It’s that time of year again when the school summer holidays are on the horizon. Some children will be leaving school to go onto further education or join the workforce, others will be preparing to move from nursery to primary or making the transition from primary to “the big school”, whilst some may be facing the prospect of joining an entirely new school due to moving home. No matter the situation, each scenario presents its own set of unique challenges for your child and the family as a whole, so it’s wise to start preparing as early as you can to ensure as smooth a transition as possible.
Finding a new school
When you have found your new home, you can start investigating the various schools in the catchment area and make a shortlist of the most suitable ones. Education Scotland will tell you what schools are available near to your new home. You can also search reports and statistics here to compare schools in terms of performance and academic results, helping you to make a more informed decision. If you’re unsure about anything, including designated schools in your area, you can contact your local Council for help and advice.
Before choosing a school, try to visit your preferred school(s) with your child to meet the headteacher and the class your child would be joining to determine whether it’s the right fit. This is also an opportunity to discuss any special arrangements you may be require and find out important things about the school, such as:
- Typical school day
- Holiday dates
- Dress code and where to buy any mandatory uniforms
- After-school activities
- Homework clubs
- Buddy programmes
- Transport, school meals, accommodating dietary requirements, etc.
- Support for additional learning needs
- If you choose to send your child to local school designated by the Council, your child can start at any time during the year if space is available. If the school is already full, the Council will arrange an alternative school until there is space. For this reason, it is important to let the Council know as soon as possible that you are moving to a certain catchment area, that way they can reserve a space for your child in anticipation of your move.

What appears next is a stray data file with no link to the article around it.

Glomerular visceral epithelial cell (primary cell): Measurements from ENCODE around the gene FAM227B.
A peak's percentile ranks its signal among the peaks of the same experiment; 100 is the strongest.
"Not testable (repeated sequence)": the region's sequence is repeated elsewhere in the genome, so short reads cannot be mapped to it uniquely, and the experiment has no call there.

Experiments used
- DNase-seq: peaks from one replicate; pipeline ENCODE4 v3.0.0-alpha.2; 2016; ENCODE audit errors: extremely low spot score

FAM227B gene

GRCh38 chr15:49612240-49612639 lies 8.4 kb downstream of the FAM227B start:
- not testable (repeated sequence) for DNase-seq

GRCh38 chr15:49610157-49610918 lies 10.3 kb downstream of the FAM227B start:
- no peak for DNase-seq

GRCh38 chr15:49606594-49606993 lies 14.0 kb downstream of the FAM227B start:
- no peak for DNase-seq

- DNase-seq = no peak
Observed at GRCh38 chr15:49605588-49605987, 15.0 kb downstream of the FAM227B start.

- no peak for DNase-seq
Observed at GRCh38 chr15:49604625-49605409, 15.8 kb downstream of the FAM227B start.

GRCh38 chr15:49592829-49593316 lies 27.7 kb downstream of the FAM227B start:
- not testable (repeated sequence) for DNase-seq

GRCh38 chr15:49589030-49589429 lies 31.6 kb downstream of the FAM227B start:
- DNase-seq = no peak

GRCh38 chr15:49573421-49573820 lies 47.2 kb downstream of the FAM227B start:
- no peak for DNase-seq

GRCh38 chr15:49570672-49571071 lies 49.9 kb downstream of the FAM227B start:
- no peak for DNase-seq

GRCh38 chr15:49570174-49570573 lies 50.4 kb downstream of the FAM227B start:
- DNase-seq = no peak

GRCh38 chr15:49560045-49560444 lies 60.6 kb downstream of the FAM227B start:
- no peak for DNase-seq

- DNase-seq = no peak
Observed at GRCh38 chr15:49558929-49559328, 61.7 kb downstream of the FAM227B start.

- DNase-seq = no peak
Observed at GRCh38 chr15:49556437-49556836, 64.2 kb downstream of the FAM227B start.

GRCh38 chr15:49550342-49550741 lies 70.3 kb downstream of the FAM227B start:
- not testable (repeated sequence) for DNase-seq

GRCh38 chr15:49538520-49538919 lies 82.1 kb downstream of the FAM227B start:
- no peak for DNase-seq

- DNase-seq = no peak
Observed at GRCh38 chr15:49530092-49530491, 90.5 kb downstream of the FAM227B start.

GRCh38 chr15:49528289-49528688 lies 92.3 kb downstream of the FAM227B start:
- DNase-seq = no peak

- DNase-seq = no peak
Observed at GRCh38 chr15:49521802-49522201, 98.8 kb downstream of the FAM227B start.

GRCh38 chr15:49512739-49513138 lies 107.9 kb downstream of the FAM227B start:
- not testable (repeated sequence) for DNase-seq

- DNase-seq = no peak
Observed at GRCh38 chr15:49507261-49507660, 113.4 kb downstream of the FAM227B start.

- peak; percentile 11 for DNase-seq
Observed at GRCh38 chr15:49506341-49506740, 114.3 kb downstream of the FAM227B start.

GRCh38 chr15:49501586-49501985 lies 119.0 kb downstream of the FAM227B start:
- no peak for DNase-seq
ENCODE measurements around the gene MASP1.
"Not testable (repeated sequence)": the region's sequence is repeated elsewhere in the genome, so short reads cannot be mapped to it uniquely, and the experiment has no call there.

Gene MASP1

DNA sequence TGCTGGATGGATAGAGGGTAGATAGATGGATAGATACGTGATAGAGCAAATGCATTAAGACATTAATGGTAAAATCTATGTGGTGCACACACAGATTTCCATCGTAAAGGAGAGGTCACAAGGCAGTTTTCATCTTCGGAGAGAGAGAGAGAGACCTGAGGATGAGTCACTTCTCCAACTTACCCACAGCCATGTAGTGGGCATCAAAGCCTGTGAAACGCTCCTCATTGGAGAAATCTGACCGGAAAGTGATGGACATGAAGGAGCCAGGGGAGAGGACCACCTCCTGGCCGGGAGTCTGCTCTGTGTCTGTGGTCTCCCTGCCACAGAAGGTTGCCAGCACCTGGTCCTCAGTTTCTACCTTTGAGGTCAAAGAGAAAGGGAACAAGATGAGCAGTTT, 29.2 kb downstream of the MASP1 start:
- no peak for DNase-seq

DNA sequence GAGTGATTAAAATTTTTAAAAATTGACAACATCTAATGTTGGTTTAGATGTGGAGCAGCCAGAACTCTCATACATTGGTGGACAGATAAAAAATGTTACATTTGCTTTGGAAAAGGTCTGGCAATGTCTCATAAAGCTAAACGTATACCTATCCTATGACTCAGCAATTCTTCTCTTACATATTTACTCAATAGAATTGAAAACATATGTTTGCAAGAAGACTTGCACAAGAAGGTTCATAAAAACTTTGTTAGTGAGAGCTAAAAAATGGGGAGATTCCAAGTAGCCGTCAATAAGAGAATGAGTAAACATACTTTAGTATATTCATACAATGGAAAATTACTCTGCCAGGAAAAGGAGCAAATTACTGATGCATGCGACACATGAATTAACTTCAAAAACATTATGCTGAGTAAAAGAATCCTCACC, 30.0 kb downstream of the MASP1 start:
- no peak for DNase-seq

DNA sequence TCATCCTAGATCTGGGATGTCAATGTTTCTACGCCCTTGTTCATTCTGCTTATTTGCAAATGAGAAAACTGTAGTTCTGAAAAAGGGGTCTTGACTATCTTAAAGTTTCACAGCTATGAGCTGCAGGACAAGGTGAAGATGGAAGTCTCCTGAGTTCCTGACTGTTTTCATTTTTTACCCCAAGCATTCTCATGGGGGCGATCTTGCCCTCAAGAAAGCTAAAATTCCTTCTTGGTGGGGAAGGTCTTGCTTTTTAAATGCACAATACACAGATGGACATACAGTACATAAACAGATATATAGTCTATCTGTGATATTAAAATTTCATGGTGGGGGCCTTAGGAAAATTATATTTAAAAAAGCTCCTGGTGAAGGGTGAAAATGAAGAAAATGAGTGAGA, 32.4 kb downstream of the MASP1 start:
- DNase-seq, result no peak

If you would prefer that your child attends a different school to the designated one, and it’s in the middle of a school year, you must make a written request to the Council – most Councils have placing request application forms that you can use. Once submitted, they have 2 months to consider your request.
Starting a new school
As all parents are more than aware, the way a child copes with change depends very much on the support he or she receives. Moving home, changing schools and making new friends is a lot to deal with, so it’s important to have a clear plan of how you will help your child cope with these changes and any potential issues that may arise. In most cases, the initial anxiety of starting a new school will be short-lived because children and resilient little creatures who normally adapt quickly and form new friendships in the blink of an eye. Oh to be so young and carefree again!
Things you can do to prepare your child for moving to a new school include:
- Talking to them about what’s happening, why it’s happening and what to expect at a new school – focussing on the exciting new adventure that lies ahead.
- Acknowledging their concerns, all the while remaining calm, cheerful and positive throughout the entire process, sharing reassuring words of wisdom like “It’s completely natural to feel this way”.
- Involve them in the decision-making process when choosing a school.
- Arrange for you and your child to visit the school and meet his or her new teacher(s) and classmates. It won’t be so unfamiliar and scary on their first day if they have had an opportunity to explore the school and meet everyone.
- Make sure your child’s teacher is aware of any considerations or additional support that may be required, as well as any subject your child struggles with.
- Go on a fun shopping trip for new shoes and school supplies to establish a positive association with the change ahead.
- Go over the school handbook and class timetable before your child’s first day to make them aware of the important things they need to know.
No matter the time of year your child changes schools—whether mid-term or at the start of the new school year after the summer holidays—it’s incredible worthwhile signing your child up for local summer camps, sports classes, after-school clubs, and other extracurricular activities that their future classmates may attend. This will allow them to make new friends and feel more confident in the classroom. Also, remind them of times in the past when they overcame their fear when doing something for the first time, and share your own experiences about when you were scared about something that all worked out well in the end.
Clyde Property is a leading independent, multiple award winning estate and letting agent with 30 years’ experience in selling and letting property in Scotland. Just call your local Clyde Property branch today, for friendly, impartial advice on finding your next dream home.